Among the CEO’s most important responsibilities is securing her or his company against internal and external threats. Ultimate responsibility lies with the CEO for:
- Physical security for people, inventory, raw materials, and the physical plant.
- Financial security through insurance, reserve funds, and contracts.
- Market security through forethought, strategic planning, and research and development.
- Organizational operability and efficiency through policies and procedures.
- Organizational resiliency via disaster recovery and business continuity planning, testing, and execution.
- Compliance with laws and standards.
A seventh discipline that has gained new prominence in the digital age is information security. Businesses’ intellectual property and trade secrets have always been under attack; now their operational data is a prized target of thieves, hackers, and other bad actors. This brief blog explores what this threat means to companies and what smart CEOs do to practice information security as seriously as the other disciplines of security.
We admire Bruce Schneier for his expert knowledge and leadership in the field, in particular because he recognizes that it’s not just about code and authentification factors, it’s about people. Bad passwords, credential stealing, and carelessness are worse than hacking and viruses. He recognizes that as people push the boundaries of their own humanity, starting to use a global mesh of devices and connections to do their bidding, the situation will become even more complicated and beyond our direct control.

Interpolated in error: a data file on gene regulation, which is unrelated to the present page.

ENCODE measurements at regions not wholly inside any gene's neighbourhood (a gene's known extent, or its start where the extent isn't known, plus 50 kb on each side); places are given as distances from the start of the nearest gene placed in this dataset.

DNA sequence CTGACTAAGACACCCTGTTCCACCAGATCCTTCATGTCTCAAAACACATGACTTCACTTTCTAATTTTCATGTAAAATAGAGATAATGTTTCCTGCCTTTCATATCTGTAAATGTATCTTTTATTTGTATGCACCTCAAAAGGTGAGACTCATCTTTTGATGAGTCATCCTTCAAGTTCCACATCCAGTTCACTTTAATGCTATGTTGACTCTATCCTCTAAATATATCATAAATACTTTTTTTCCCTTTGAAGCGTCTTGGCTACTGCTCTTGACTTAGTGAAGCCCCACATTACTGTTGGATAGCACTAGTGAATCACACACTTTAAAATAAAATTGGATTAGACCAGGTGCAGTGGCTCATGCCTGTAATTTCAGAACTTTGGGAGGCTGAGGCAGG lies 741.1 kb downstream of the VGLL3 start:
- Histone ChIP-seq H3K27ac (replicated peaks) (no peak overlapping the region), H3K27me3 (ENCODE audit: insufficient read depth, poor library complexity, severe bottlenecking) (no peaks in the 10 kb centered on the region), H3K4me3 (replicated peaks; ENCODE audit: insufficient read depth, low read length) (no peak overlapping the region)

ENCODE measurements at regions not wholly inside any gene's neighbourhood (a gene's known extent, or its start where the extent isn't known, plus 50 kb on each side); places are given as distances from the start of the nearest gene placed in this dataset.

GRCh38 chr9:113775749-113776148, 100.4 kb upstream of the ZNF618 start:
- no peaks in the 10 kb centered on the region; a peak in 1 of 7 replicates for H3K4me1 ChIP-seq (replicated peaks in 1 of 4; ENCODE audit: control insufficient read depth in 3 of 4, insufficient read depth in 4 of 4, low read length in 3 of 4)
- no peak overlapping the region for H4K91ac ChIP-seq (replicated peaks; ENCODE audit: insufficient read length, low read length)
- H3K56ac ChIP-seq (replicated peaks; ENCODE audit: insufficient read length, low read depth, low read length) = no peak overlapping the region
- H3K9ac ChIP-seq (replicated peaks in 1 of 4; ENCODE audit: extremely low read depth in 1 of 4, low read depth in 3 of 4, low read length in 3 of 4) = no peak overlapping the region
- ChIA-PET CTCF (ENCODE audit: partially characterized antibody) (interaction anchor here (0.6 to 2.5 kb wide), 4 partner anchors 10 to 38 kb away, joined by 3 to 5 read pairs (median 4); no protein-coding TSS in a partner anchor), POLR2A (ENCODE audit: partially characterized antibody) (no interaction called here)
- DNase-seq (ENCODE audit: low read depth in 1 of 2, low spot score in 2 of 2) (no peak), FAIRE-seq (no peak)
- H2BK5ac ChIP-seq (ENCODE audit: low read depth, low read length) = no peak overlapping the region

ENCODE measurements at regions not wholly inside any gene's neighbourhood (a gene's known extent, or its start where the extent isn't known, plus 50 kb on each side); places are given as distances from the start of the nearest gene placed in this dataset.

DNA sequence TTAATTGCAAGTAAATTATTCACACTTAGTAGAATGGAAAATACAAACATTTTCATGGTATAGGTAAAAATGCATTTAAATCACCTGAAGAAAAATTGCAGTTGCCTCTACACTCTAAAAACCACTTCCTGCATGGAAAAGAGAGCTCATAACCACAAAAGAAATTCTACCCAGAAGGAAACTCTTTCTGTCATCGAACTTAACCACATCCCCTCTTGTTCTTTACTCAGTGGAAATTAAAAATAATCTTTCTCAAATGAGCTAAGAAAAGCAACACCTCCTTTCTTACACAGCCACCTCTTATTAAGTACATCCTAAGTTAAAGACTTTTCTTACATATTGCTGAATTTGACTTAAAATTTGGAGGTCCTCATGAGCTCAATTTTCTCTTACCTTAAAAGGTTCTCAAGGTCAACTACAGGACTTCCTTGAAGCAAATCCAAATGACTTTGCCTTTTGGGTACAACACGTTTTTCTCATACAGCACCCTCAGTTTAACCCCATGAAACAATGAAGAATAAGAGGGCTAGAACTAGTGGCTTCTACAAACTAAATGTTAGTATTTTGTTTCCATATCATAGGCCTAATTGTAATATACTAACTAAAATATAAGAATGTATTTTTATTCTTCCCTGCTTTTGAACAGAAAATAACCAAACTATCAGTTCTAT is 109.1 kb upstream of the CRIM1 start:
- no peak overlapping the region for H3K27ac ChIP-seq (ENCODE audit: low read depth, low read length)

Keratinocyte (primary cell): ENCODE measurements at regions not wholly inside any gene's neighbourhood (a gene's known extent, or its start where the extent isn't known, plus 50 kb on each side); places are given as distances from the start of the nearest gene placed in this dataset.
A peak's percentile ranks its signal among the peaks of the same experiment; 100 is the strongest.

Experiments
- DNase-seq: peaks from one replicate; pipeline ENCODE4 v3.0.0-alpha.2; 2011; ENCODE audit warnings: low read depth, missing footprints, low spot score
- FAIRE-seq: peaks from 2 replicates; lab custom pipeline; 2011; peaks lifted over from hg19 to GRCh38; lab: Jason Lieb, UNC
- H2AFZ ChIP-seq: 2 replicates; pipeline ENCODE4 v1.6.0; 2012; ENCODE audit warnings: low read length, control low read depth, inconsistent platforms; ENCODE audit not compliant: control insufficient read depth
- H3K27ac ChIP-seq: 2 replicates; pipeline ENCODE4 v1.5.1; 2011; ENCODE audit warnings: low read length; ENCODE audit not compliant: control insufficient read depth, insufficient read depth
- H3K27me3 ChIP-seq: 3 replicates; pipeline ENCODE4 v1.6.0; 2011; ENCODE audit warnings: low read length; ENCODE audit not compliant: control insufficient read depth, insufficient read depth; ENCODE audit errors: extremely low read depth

His basic argument is within a couple degrees of the compass of the argument advanced by FEMA, which since its missteps of the late 1990s and early 2000s has become a leader emergency management agency: Organizations that focus all their energies on breach response and recovery are failures; those that devote energy and focus to prevention and intervention will be far ahead of the curve.
For many CEOs and, indeed, most CTOs, grasping this shift in focus requires a fundamental change in mindset. Most CTOs and their IT departments are trained and oriented to problem-solve. If a new hack emerges, they learn to beat it back. If data servers are breached, they are trained to contain and recover. If intellectual property is stolen, they have procedures in place to “ring the bell” and send the lawyers out to tackle the offending software company.
But this example from Apple shows how little this reactive approach really accomplishes. By the time the data has slipped the surly bonds of its owner’s server, it becomes enmeshed in the global data stream for anyone to see or take. Apple, Alphabet, Facebook and their ilk know well that the play is not to react to information security breaches, but to proactively prevent them. Prevention, not intervention, is where these companies spend or should be spending most of their energy—and it’s where you should be spending yours.
After all, breaches have everything in common with the growth curve for invasive species, perhaps because the two find their entrée in some of the most common human behaviors and preferences. By the time most people spot them, it’s already too late to solve them.
If your CTO is the guy or gal you call when you spot the signs that you have been breached, you’re way behind the 8-ball. If your CTO is proactively counseling you on preventive measures and you are proactively implementing them, you are fortunate and unusual. More companies need to practice the discipline of information security and spend more resources assessing and preventing, as opposed to reactively intervening when things go bad.